The sale this week of newspaper publisher Torstar to a private investment firm, NordStar Capital, will be watched closely by those in the industry. And, ultimately, by the readers of newspapers such as the Record.
The new owners have pledged to make a long-term investment in the operation, supporting journalism and editorial independence. Taking the publically traded company private will allow a shift away from daily stock prices and quarterly earnings, says the new owner.
If so, that would be a welcome change from the trend in the industry, which has seen increasing corporate concentration, particularly by vulture capitalists more intent on stripping assets and encumbering businesses with debt than on the financial viability of newspapers. Investing in quality journalism is simply beyond the pale. (Newspapers aren’t the only ones subjected to such predatory practices, as witnessed by upheavals in the retail industry, for instance.)
Long seen by many – especially by those in the industry, not surprisingly – as a cornerstone of democracy, newspapers have faced some tough sledding of late. For the dailies in particular, falling circulation and advertising revenues have led to cuts and closures. Poor owners have not helped the situation. None of that is good for those working in the media, but worse still for accountability.
Besieged by new technologies, fragmentation in the market and what seems to be an increasingly detached citizenry, newspapers do have much to worry about. But the industry has been its own worst enemy in many cases, as concentration of ownership led to homogenization and a decline in quality, often fueled by new corporate masters more concerned with stock prices than with the good journalism, the very thing needed to attract readers.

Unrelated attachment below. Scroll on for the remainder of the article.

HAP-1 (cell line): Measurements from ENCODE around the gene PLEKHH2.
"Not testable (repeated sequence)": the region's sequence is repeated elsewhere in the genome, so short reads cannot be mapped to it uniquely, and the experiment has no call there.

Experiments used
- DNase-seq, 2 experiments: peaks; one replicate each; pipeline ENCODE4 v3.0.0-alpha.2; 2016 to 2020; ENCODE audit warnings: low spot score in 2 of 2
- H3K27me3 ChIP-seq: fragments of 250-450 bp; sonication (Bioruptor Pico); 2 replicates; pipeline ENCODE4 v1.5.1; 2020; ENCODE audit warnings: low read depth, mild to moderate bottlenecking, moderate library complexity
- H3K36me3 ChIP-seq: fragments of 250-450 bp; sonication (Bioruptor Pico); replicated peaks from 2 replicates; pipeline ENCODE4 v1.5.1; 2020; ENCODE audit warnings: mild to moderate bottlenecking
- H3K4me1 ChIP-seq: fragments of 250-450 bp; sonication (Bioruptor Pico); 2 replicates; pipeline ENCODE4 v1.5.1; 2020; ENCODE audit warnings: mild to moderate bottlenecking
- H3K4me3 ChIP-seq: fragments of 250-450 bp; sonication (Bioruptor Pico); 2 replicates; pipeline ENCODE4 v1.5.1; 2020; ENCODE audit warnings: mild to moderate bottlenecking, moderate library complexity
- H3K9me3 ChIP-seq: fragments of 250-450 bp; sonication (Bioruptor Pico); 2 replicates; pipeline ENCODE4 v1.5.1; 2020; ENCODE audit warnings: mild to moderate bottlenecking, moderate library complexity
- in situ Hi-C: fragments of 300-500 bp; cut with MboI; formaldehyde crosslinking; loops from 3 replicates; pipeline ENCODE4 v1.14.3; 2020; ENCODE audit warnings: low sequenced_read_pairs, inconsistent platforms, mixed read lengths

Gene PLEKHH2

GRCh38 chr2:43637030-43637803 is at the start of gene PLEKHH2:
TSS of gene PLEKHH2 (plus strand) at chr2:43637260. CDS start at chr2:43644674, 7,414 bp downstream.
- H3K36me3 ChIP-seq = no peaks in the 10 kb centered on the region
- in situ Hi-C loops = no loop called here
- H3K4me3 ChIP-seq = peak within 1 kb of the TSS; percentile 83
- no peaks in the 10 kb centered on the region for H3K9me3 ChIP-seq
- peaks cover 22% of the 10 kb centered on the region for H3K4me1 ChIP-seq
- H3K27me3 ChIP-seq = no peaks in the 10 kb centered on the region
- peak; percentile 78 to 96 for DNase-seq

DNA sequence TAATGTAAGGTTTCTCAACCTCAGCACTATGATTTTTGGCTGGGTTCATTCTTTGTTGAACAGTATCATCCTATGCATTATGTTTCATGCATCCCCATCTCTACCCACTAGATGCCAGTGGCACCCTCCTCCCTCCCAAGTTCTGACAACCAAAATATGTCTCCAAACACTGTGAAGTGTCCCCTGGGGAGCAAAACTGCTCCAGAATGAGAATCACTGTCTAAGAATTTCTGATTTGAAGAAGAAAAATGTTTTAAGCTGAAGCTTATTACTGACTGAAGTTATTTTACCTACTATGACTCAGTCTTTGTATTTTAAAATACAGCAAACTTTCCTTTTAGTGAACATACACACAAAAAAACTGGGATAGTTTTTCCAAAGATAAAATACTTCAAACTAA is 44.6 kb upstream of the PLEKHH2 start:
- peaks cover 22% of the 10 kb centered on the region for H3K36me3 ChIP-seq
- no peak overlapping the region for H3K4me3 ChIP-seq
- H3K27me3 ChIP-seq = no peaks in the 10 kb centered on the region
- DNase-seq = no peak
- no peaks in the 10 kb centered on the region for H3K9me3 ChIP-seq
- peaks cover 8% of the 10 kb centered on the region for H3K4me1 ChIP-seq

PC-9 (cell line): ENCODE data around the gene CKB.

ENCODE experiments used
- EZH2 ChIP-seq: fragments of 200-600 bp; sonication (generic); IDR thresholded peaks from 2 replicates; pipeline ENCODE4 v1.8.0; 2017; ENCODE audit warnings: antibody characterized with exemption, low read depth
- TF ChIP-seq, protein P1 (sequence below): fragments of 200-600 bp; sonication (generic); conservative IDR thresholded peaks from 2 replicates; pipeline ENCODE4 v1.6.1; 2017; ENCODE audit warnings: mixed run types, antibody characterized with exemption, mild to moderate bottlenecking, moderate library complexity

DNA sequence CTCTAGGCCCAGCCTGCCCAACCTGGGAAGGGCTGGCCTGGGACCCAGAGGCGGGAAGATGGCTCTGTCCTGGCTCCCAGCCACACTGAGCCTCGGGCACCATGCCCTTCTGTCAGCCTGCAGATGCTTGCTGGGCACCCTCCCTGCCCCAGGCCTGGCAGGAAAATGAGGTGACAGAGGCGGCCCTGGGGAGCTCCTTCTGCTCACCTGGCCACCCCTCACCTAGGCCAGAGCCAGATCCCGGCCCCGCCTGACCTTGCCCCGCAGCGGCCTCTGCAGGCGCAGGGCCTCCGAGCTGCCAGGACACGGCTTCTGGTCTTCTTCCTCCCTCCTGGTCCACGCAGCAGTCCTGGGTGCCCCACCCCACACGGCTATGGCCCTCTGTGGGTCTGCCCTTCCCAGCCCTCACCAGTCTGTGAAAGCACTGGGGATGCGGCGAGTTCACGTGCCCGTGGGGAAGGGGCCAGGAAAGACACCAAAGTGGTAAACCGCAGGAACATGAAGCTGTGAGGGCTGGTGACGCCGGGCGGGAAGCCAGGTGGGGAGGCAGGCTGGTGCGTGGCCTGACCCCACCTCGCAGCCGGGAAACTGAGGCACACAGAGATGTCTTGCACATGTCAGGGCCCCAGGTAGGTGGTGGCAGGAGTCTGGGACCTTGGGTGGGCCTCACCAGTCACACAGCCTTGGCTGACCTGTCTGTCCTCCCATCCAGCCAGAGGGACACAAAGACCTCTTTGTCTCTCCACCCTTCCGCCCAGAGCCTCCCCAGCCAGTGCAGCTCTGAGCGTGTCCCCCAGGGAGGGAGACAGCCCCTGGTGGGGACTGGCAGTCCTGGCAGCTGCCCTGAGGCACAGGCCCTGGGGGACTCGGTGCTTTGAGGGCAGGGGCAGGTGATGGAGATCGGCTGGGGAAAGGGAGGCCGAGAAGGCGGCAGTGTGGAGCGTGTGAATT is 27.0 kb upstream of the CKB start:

There’s been a drop-off in quality in many quarters, which has only accelerated the decline.
Ironically, even as we’re flooded with information – from online news sources to Facebook and Twitter and that ilk – there’s a greater need for a source to filter and interpret all of that raw data. That’s precisely what newspapers have been doing for centuries.
And while more people go online to get their news, few people are aware that most of the material provided by news aggregators such as Google or endlessly rehashed by bloggers comes from newspapers, the organizations with trained journalists on the ground, attending meetings and poring through documents.
Often accused of relishing the negative (most commonly from those under examination), the media best serve the public when they challenge leaders on their actions, positions and statements. Yes, we also tell people stories about themselves and do our part to entertain, but the watchdog role is the cornerstone of the free press in a democratic system. ‘Why?’ is a perfectly valid question. Those who would make decisions that affect our lives must justify themselves – arbitrary actions are not acceptable.
As the Observer has noted more than once or twice, it’s much too commonplace for politicians and bureaucrats, including the local ones, to put their own agendas ahead of the public interest. Without anyone to shine a light on their actions, and to demand explanations, you can bet there would be even less accountability and far greater misuse of the public good and the public purse.
That watchdog function is what’s most at risk given the changes in the media, just as the oversight role in the corporate sector has been eroded by convergence and the rise of media conglomerates.
Somewhat removed from the industry’s internal issues by virtue of being local and independent, the Observer also takes seriously its role as the voice of the community in asking questions, while telling the people’s stories, clearly on display in this time of crisis.